Communist countries of the past had a two-class system consisting of the Government and the Proletariat. There was no free enterprise or property rights for the proletariat because the Government ran all enterprises and owned all property.
However, over the years Communism was adapted to suit individual countries’ requirements where Russia reconstructed their country and China established communism with Chinese characteristics. In the case of America however, Communism will incorporate Mandela-style characteristics.
These characteristics are in play today and the South African Government will gladly allow you to visit the country to see for yourself. Its President even offered to help President Biden achieve a peaceful transition. After all, Nobel laureate Mandela successfully swept aside all those nasty apartheid white supremacists, with the stroke of a pen.
Mandela was a Communist himself and treasured a close white advisor Comrade Joe Slovo from Lithuania who was not only leader of the South African Communist Party, but also the Chief of Staff of Mandela’s violent military wing. Let it be said that Mandela refused to denounce violence until the day he died.
According to the writings of Joe Slovo he said:
The shortest route to socialism in our country is via a democratic state. But it will be a democratic state which will at once be required to implement economic measures which go far beyond bourgeois-democracy.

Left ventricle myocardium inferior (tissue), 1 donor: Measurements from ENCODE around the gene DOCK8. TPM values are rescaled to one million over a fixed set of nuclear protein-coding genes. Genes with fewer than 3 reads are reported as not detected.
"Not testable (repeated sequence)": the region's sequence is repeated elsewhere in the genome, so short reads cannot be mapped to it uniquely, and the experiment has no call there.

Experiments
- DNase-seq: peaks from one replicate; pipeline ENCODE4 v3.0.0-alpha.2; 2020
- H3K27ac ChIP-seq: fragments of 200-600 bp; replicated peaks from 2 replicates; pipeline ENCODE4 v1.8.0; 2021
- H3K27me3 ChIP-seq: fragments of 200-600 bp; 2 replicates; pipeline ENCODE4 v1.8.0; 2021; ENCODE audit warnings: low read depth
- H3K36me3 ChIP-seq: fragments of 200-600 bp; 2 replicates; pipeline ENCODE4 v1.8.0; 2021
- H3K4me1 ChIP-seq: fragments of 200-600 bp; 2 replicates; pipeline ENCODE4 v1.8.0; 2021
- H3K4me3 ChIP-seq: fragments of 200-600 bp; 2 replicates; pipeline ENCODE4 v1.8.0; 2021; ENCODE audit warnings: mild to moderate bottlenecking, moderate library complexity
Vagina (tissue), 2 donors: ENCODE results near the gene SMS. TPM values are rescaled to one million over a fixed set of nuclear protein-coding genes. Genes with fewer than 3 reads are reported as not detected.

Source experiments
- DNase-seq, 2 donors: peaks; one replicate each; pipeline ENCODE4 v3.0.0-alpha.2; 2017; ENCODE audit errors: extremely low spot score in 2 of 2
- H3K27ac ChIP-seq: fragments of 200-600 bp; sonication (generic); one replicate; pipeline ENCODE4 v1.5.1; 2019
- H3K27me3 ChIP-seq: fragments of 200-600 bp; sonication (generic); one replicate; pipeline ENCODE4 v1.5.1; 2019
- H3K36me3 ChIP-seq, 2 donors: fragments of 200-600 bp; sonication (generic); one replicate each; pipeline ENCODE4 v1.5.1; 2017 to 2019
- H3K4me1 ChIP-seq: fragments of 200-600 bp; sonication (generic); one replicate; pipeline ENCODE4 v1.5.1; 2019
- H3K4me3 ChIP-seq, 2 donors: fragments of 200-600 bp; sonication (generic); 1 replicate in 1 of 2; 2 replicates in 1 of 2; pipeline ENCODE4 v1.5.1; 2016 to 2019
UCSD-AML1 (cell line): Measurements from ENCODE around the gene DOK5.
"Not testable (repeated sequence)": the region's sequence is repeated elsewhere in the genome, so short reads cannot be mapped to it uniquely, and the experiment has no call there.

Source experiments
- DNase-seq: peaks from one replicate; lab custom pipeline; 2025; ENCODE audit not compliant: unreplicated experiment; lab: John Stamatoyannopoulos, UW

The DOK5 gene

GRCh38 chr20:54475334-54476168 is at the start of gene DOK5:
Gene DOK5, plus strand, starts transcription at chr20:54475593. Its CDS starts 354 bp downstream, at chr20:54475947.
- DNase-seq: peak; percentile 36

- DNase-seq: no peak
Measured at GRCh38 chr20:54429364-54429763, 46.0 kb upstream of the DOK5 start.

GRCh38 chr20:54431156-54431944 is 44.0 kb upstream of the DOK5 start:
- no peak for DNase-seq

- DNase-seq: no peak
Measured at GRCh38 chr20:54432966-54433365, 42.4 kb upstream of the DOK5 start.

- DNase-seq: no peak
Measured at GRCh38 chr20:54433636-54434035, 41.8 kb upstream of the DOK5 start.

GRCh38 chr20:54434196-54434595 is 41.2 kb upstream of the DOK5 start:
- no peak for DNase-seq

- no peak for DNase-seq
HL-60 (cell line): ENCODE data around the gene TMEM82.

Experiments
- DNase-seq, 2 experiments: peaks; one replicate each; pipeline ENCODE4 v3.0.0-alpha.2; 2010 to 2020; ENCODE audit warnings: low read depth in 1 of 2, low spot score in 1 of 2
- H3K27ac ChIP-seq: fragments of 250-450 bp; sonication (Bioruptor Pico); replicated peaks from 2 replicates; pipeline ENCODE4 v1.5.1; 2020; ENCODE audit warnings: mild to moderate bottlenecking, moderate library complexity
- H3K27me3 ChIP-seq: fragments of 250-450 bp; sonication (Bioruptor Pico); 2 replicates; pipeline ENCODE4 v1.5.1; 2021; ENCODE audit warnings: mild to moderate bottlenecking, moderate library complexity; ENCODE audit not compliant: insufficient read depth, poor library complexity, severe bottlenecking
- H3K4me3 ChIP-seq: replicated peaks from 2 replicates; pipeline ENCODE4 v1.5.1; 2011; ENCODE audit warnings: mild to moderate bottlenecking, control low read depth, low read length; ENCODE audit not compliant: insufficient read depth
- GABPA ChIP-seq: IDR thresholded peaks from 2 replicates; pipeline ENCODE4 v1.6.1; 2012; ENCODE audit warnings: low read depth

It is obvious that only white people established democratic states (at first) and that therefore only those countries were targeted for communism, one of which was a remarkably successful nuclear-powered South Africa. It is also obvious that the transformation of such a democracy was not a big-bang change-over, but a meticulously controlled permanent transformation.
The idea of a two-stage revolution, the first stage for democracy and the second one for socialism, was first formulated by Lenin in 1905.
The Morogoro resolution asserted that the armed struggle was ‘the only method left open to us’ and that a the goal of this struggle ‘in the first phase’ was ‘the complete political and economic emancipation of all our people and the constitution of a society which accords with the basic provisions of our programme — the Freedom Charter’.
Essentially the Morogoro resolution was a re-wording of the main elements of the 1962 SACP programme: the national democratic revolution with the goal of achieving more than just a ‘formal’ political independence; the two-stage revolution; economic emancipation as a result of a radical restructuring of the socioeconomic system and the redistribution of the country’s wealth; racial equality promised after this has been achieved; the Freedom Charter as the programme of the national democratic revolution; and the black proletariat as its leading force.
This new approach combines the French and Soviet Revolutions with an American-style struggle for civil rights as envisioned years before by labor unions: democracy would be achieved, then adopt socialist programs, and finally, through centralized economic control transition to socialism itself.
At first a social change will be facilitated behind the façade of human rights, after which economic transformation will result in loss of white middle-class jobs, landownership and means of production. As President Ramaphosa himself admitted, it will be like slowly boiling a frog.